As a symbol of culture, freedom, and modernity, the city of Paris held a magnetic attraction for artists from Eastern Europe during the early decades of the twentieth century. Most painters and sculptors settled in a vibrant area of Paris known as Montparnasse, which was sprinkled with artists’ residences, cafes, and art galleries; it was here that Alexander Archipenko, Marc Chagall, Moïse Kisling, Jacques Lipchitz, Louis Marcoussis, Amedeo Modigliani, Chana Orloff, Jules Pascin, Margit Pogany, Chaim Soutine, and Ossip Zadkine established studios and discovered each other’s work. This exhibition will include around 40 paintings and sculptures by these emigré artists, all of which were created in a unique atmosphere of mutual encouragement and support in Paris before the Second World War. The exhibition will focus in particular on the paintings that Chagall made between 1910 and 1920, including the artist’s early masterpiece Half Past Three (The Poet), of 1911, which has long been considered one of the great treasures of the Philadelphia Museum of Art.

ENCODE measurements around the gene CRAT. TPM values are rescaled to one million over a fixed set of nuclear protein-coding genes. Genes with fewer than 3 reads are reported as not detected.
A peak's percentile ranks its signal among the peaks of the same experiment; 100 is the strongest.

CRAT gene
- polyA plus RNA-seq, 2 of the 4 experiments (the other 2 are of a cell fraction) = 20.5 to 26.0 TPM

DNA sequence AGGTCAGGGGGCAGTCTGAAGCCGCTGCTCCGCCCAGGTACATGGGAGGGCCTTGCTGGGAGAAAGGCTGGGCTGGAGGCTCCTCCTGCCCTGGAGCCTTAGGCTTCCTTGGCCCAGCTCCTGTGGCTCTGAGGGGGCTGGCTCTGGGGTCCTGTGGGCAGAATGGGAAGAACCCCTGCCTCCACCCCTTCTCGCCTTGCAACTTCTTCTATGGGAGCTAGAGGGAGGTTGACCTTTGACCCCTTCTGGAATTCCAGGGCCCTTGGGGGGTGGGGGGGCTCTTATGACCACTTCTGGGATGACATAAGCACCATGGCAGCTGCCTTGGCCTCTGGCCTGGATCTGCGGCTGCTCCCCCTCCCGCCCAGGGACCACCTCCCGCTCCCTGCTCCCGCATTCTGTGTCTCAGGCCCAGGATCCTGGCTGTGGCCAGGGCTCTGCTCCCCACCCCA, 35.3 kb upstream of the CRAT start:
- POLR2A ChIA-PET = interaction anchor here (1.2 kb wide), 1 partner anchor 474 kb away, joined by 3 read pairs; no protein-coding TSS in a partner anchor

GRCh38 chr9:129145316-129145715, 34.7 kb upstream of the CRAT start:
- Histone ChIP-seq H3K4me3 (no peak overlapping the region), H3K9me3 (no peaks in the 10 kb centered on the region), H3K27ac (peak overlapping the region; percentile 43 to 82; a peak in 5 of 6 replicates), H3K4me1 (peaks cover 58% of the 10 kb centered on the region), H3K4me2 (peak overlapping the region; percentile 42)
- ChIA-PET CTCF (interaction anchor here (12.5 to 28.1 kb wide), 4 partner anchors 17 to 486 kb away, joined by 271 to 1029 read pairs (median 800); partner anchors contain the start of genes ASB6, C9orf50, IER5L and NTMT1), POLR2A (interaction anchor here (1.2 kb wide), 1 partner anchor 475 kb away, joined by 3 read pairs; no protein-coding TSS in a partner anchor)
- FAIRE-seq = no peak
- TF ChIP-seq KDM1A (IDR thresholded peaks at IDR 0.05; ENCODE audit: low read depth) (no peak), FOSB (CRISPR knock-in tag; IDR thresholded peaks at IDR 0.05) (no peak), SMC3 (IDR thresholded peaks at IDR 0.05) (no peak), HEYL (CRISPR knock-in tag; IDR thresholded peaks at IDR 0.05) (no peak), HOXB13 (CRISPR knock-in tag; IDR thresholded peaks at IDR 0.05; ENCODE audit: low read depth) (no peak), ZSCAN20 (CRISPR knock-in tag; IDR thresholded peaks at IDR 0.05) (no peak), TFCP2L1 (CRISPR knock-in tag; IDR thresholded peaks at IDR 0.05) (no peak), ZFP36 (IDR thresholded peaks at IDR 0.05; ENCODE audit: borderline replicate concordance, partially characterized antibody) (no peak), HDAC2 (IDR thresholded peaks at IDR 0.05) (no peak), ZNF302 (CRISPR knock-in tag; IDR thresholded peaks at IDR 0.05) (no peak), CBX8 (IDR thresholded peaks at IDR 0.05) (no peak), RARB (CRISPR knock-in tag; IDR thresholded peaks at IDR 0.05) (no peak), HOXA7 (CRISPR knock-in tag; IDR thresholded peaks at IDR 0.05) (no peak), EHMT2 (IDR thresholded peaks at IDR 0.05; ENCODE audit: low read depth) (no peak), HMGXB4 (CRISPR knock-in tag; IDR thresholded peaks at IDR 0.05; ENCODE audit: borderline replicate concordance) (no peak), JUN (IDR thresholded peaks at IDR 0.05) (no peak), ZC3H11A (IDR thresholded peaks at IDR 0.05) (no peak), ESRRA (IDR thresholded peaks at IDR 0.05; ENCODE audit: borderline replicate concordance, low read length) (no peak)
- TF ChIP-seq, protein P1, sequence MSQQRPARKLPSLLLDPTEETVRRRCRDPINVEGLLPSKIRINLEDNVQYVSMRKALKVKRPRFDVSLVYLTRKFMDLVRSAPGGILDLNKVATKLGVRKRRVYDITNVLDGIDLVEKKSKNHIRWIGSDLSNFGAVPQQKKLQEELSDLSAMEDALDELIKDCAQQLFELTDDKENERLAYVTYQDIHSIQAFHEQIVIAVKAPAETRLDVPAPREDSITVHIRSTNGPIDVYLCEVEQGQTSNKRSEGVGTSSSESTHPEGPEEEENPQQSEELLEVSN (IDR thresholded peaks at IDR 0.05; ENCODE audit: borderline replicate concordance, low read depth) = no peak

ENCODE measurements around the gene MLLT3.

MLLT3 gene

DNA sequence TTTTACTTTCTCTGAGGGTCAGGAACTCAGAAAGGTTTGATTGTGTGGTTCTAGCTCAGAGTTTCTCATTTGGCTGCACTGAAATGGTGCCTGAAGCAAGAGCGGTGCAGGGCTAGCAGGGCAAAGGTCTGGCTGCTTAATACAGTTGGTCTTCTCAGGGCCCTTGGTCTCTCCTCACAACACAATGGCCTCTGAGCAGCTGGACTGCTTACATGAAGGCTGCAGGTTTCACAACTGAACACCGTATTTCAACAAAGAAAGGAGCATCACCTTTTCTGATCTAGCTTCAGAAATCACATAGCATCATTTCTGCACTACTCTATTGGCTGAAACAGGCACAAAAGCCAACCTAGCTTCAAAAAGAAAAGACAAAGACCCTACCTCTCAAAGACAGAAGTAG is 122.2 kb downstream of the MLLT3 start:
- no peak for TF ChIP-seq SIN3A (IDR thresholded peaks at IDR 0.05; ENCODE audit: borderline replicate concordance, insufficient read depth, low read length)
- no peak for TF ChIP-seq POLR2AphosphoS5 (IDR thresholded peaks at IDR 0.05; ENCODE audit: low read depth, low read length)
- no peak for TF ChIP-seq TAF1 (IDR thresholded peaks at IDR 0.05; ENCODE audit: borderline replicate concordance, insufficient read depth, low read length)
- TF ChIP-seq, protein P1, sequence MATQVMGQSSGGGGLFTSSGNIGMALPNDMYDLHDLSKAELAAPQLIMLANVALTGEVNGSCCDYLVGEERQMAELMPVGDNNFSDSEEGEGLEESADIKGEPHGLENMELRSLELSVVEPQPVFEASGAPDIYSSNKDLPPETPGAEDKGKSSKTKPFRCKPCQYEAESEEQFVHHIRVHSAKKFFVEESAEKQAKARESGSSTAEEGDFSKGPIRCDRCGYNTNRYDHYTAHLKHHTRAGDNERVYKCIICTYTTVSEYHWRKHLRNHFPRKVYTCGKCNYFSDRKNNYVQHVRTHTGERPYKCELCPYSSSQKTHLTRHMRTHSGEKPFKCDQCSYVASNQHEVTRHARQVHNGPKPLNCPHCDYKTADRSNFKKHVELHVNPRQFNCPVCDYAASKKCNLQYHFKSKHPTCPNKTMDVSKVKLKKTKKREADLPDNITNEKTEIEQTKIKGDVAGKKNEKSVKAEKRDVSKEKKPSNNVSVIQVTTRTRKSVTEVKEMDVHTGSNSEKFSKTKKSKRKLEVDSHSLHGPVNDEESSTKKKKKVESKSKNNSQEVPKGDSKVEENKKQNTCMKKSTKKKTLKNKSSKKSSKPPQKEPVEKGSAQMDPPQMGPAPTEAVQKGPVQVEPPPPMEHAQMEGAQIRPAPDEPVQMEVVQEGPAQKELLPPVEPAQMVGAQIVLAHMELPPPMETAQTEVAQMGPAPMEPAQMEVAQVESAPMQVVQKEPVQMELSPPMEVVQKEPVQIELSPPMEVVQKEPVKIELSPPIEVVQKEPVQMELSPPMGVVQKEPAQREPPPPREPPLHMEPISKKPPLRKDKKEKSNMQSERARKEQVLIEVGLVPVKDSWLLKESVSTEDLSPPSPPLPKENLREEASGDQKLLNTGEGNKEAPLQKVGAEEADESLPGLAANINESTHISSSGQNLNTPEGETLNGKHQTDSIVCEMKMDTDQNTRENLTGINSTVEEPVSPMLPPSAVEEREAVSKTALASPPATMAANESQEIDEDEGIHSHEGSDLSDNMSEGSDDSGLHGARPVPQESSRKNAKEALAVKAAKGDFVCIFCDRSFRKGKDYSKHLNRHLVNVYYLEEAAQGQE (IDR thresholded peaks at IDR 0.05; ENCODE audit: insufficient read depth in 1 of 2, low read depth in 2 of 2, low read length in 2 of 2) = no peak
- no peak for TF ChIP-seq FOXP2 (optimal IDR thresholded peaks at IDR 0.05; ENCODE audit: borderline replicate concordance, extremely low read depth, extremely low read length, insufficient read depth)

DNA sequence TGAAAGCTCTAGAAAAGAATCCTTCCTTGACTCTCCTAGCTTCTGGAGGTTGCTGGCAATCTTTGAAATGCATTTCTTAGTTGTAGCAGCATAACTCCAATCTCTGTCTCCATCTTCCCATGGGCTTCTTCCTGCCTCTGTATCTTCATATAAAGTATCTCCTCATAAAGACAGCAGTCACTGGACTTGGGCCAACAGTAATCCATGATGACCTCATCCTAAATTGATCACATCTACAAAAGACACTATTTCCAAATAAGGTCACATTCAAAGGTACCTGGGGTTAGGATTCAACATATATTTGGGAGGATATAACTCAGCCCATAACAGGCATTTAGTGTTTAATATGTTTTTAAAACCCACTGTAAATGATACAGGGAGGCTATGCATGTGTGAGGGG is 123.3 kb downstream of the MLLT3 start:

This exhibition was organized by the Philadelphia Museum of Art and is presented in conjunction with the first annual Philadelphia International Festival of the Arts (PIFA), inspired by the Kimmel Center, on the theme of “Paris: 1910-1920.